This applies to anything that you rely on really on your blog, but it was a lesson that it took me a little too long to figure out. It is just crazy to rely on getting either all (or most) of your traffic or all your income from only one (or even two) sources. Because most of those can change or disappear pretty much overnight.

I mean look at Facebook? I know lots of people that built up huge following on Facebook (and they spent a lot of time and money doing it), and they used to get so much traffic from it, and then within the space of six-months their Facebook traffic dropped by about 90% (not kidding) and now it’s like they are right back at the start.

The same goes for only relying on one type of income. If you rely solely on Sponsored posts or banners, it’s a pretty stressful way to make a living (for example the price of banners is now less than a 10th of what it used to be, again because of Facebook… damn you Zuckerberg!). Advertising is not a reliable income source at all. And there are so many other ways to earn money blogging that you do have more control over (we cover all of this in the Bloggers MBA¬†by the way), but most people don’t start looking at those until they’ve been blogging for years.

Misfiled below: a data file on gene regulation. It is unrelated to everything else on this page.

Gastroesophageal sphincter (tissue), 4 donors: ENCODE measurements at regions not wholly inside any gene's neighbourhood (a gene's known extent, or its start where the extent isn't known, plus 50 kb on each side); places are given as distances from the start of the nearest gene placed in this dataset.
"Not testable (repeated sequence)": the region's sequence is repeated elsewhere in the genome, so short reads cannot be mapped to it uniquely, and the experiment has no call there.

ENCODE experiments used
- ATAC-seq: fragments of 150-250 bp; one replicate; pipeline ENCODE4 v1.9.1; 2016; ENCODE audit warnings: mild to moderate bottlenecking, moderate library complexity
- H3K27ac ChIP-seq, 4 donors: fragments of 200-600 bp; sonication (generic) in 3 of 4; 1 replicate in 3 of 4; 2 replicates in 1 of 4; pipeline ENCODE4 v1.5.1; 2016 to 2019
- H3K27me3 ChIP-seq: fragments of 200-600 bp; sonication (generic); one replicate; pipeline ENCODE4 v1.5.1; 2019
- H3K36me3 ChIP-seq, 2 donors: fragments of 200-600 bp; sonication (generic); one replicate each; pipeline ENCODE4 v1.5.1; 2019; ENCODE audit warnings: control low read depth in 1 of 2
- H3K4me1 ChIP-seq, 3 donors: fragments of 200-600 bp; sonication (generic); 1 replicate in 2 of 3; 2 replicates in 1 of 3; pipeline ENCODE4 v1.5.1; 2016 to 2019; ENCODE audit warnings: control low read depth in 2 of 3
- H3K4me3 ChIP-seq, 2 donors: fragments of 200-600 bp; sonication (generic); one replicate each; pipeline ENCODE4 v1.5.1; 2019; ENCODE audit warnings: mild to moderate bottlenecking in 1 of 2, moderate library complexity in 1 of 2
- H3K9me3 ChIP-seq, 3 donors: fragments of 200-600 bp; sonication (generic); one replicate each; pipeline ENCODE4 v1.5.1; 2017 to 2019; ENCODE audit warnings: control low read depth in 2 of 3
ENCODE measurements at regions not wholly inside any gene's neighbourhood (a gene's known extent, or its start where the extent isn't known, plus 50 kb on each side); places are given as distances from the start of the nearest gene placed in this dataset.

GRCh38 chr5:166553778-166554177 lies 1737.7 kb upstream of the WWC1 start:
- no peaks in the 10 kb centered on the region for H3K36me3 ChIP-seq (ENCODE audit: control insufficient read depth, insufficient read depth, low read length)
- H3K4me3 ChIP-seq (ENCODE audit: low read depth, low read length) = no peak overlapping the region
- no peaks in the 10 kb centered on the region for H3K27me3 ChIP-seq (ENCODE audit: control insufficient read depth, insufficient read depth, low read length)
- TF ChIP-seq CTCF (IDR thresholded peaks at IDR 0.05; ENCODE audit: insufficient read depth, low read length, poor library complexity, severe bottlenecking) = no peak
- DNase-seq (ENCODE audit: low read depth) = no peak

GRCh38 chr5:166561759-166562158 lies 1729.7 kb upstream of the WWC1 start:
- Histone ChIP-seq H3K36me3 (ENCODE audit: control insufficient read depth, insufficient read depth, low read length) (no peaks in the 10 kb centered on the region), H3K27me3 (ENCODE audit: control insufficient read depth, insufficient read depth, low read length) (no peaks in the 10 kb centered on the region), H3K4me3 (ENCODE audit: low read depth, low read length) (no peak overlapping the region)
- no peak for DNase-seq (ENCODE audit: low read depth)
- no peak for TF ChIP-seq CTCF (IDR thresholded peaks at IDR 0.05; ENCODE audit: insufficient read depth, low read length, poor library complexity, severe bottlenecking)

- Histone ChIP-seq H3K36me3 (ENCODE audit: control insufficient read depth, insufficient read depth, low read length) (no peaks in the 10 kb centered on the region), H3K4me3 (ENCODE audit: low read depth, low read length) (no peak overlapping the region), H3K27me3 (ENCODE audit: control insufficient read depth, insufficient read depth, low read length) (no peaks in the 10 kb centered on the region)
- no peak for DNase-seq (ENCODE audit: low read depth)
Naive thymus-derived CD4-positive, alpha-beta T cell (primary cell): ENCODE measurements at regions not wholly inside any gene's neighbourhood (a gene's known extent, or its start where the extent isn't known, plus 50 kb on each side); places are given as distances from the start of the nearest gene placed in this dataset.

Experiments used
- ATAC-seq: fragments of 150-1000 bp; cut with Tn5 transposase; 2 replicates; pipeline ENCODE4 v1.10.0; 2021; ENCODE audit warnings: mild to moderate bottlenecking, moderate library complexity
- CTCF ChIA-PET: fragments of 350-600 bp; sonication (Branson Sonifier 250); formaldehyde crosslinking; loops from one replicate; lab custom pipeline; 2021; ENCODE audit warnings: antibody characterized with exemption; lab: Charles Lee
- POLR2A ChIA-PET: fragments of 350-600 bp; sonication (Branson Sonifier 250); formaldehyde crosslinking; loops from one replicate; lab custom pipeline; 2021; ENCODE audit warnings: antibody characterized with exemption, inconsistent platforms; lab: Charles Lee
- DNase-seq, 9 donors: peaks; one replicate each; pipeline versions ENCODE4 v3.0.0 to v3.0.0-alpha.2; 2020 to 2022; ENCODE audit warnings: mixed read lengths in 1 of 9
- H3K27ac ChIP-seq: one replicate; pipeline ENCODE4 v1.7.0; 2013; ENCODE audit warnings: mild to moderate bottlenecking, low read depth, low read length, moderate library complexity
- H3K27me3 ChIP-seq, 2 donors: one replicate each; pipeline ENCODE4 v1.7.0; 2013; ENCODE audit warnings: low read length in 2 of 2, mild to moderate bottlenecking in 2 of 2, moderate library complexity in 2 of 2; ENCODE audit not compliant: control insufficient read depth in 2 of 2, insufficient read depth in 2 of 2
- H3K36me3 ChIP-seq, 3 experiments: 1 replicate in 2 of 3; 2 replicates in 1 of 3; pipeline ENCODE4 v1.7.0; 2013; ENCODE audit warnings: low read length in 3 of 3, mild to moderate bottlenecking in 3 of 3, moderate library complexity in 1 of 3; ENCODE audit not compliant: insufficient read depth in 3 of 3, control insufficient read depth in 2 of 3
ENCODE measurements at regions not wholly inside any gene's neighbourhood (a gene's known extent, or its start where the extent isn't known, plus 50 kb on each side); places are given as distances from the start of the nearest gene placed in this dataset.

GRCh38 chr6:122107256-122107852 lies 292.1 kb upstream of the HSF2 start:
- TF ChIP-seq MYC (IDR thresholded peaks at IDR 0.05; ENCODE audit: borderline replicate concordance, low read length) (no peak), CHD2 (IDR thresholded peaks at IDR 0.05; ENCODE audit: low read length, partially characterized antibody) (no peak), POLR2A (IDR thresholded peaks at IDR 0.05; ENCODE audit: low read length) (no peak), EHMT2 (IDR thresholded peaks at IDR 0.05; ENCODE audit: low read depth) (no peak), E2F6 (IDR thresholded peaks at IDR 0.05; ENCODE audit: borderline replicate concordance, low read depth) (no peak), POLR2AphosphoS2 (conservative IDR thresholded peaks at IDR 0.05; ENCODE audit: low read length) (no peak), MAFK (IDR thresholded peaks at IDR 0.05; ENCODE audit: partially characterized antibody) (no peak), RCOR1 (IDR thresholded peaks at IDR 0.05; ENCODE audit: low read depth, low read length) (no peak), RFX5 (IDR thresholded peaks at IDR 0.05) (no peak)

3- Get help… as early as you can

When I started out blogging, there really weren’t that many people doing it really well yet (or at all). It was still an industry finding it’s feet, and so I had to learn a lot of things by trial and error. And while there is nothing wrong with that, if I could have skipped over some of those mistakes (especially the ones that meant I wasted a whole bunch of time or money) then I definitely would.

And that is why I created Secret Bloggers’ Business¬†because I wanted to help people stop wasting their precious time, and just get straight down to doing the stuff that needed to be done to get them where they needed to go. ¬†And I’ve seen the amazing difference it can make even in a few short months with some of the awesome results my SBBers have been getting (I’m like a super proud Mama bear right now!).

So Yep, don’t waste time slogging it out on your own, particularly when so many people are willing to help you.

 

4 – It’s all about community

One of my favourite things about being a Blogger is the awesome people I have gotten to meet. I have made some amazing friends through the blogosphere, and the Facebook group for the SBB Community is now one of my favourite places on the Internet to hang out.

Also one of the best ways to build a loyal readership is to nurture a community on your own site, and off it. Through commenting, sharing and interacting with your readers and with other bloggers as much as you can.

 

 

5 – Make your own rules